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These Two Men Shot And Chased After The Texas Church Shooter

Stephen Willeford ran barefoot to Johnnie Langendorff's car after engaging with the shooter. Seconds later, the two strangers were chasing the man who killed 26 people at a Texas church.

Last updated on November 6, 2017, at 5:22 p.m. ET

Posted on November 6, 2017, at 12:10 p.m. ET


Johnnie Langendorff (left) and Stephen Willeford.

Johnnie Langendorff was driving on his usual route to his girlfriend's home on Sunday when he saw a masked man exchanging gunfire with a barefooted person outside the First Baptist Church in Sutherland Springs, Texas.

Devin Kelley, the gunman who killed 26 people during church services, then got into his Ford SUV and began to flee the scene. That's when Stephen Willeford, a plumber who lived near the church, approached Langendorff's vehicle holding an AR-15 rifle but with no shoes on.

"The gentleman with the rifle came across the street, opened my door, and said, 'He shot up the church and we got to chase him,'" Langendorff recounted during an interview on CNN Monday. "I said, 'Let's go.'"

The two men, who had never met, chased Kelley for about 15 minutes at speeds nearing 100 mph, according to Langendorff, before the chase ended with Kelley crashing his vehicle in a ditch.

"I didn't know if anyone had a clue or not which direction he had gone," Landendorff said. "I know that all the police were coming to the church to help, but, you know, I wanted to pursue him to make sure he got caught."

Landendorff said the men called the authorities and informed them of Kelley's location as they drove.

Although the two men had never met, Langendorff said he didn't hesitate. "That's what you do," he said. "You, you chase a bad guy."

According to multiple reports, Willeford, a former NRA instructor, was woken from a nap and told of the shooting by his daughter while at his home close to the church. His immediate reaction was to grab his rifle and run out the door.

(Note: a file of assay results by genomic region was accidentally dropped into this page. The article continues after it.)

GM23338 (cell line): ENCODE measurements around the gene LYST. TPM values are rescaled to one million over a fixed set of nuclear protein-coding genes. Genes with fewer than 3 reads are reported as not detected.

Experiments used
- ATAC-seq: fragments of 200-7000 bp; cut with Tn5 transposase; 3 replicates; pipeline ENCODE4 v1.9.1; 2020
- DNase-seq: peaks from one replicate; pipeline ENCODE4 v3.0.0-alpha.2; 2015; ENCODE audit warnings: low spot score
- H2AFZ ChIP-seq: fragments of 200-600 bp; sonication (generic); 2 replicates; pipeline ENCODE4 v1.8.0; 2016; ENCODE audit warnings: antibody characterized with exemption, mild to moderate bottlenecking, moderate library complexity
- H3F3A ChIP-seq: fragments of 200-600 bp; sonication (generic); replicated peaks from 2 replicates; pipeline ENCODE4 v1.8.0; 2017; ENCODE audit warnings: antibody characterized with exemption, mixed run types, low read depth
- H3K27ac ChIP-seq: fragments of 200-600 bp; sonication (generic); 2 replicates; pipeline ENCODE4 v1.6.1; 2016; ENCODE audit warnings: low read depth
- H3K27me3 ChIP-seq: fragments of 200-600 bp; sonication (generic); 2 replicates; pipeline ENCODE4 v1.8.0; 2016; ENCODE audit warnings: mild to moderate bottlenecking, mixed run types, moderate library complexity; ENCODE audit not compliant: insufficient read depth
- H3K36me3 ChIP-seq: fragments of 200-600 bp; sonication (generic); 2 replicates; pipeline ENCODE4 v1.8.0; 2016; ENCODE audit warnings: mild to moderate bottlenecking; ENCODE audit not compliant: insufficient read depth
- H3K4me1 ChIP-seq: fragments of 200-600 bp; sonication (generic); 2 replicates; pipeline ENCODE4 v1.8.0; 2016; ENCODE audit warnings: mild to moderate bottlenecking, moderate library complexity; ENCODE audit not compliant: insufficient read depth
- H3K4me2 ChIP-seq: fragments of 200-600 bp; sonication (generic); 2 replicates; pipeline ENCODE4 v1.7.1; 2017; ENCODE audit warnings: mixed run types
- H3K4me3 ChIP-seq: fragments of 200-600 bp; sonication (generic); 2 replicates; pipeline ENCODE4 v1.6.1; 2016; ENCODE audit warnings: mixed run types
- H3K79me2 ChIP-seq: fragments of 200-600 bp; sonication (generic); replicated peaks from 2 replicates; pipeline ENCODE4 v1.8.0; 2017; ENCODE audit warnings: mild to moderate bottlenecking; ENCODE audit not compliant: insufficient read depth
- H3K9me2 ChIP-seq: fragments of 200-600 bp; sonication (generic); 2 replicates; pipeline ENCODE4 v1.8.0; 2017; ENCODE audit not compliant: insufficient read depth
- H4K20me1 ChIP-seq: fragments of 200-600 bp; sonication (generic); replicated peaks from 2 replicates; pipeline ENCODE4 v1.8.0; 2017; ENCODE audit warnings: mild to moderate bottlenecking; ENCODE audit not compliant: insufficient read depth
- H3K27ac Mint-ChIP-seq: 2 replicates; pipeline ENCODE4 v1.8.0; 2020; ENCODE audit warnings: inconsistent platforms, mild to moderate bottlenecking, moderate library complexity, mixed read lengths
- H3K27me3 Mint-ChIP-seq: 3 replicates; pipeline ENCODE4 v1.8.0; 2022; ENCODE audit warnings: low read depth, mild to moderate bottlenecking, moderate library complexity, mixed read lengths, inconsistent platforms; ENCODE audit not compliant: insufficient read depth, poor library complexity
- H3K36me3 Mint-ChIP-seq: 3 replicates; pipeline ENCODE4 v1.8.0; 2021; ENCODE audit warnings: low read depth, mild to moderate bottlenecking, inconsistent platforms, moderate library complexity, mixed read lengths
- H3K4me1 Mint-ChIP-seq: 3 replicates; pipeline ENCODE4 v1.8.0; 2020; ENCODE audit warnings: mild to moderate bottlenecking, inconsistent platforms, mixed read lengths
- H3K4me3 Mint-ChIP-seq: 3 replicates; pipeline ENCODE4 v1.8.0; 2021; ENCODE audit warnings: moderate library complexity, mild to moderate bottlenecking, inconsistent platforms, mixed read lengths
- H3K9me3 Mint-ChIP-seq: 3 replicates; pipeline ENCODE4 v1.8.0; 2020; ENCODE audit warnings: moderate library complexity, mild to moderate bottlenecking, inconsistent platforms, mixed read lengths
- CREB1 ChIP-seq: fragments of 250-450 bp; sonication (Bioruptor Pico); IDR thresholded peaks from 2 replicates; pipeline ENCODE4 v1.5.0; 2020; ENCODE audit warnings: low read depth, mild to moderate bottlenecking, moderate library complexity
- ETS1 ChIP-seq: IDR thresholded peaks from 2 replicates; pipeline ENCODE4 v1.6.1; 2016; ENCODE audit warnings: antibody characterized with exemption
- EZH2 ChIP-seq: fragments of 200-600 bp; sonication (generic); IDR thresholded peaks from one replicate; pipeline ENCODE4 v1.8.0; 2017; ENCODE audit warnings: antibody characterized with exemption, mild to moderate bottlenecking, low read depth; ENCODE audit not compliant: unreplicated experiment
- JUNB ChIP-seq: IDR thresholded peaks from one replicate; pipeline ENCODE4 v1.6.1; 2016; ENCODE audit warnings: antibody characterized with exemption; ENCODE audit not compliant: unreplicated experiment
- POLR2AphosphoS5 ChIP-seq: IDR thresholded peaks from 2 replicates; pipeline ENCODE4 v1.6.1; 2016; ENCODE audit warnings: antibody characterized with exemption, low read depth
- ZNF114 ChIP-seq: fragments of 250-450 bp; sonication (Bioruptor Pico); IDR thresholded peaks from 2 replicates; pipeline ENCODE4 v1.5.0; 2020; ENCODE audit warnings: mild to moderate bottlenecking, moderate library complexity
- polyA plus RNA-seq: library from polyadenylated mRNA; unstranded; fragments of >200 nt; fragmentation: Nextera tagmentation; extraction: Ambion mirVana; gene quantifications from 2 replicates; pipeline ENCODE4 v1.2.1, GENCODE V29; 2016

"I kept hearing the shots, one after another, very rapid shots — just 'pop pop pop pop' — and I knew every one of those shots represented someone, that it was aimed at someone, that they weren't just random shots," Willeford told 40/29 News Monday.

"They engaged in gunfire here at the church," Freeman Martin of the Texas Department of Public Safety, said of Willeford at a news conference on Monday. "We know that the suspect was shot. When he dropped his assault rifle, jumped in his Ford Expedition, and fled the scene, this good Samaritan, our Texas hero, flagged down another young man and jumped in his vehicle and they pursued the suspect."

In an interview with 40/29 News, Willeford said he began firing upon seeing the gunman outside of the church, taking cover behind a pickup truck.

"He saw me and I saw him," he said. When the shooter got into a vehicle, he managed to fire a couple of rounds through the car's front side window, Willeford added, before flagging down Langendorff's passing car.

Kelley's vehicle crashed into a ditch as Langendorff and Willeford closed in on his SUV. Langendorff said Willeford exited the vehicle, aimed his rifle at Kelley's car, and told him to get out.

"The shooter never got out. But we barricaded behind my truck until police showed up and I directed traffic to stop in case there was gunfire until police showed up," Langendorff told CNN. "It was pretty much at a standstill."

Kelley is believed to have died of a self-inflicted gunshot wound.

Langendorff said he didn't get to talk with Willeford after the police arrived on scene, and he hasn't seen him since.

"Police showed up and after everything was taken care of after the man was confirmed dead, they pretty much separated us," Langendorff said.

BuzzFeed News has reached out to Langendorff and Willeford for comment.

A BuzzFeed News investigation, in partnership with the International Consortium of Investigative Journalists, based on thousands of documents the government didn't want you to see.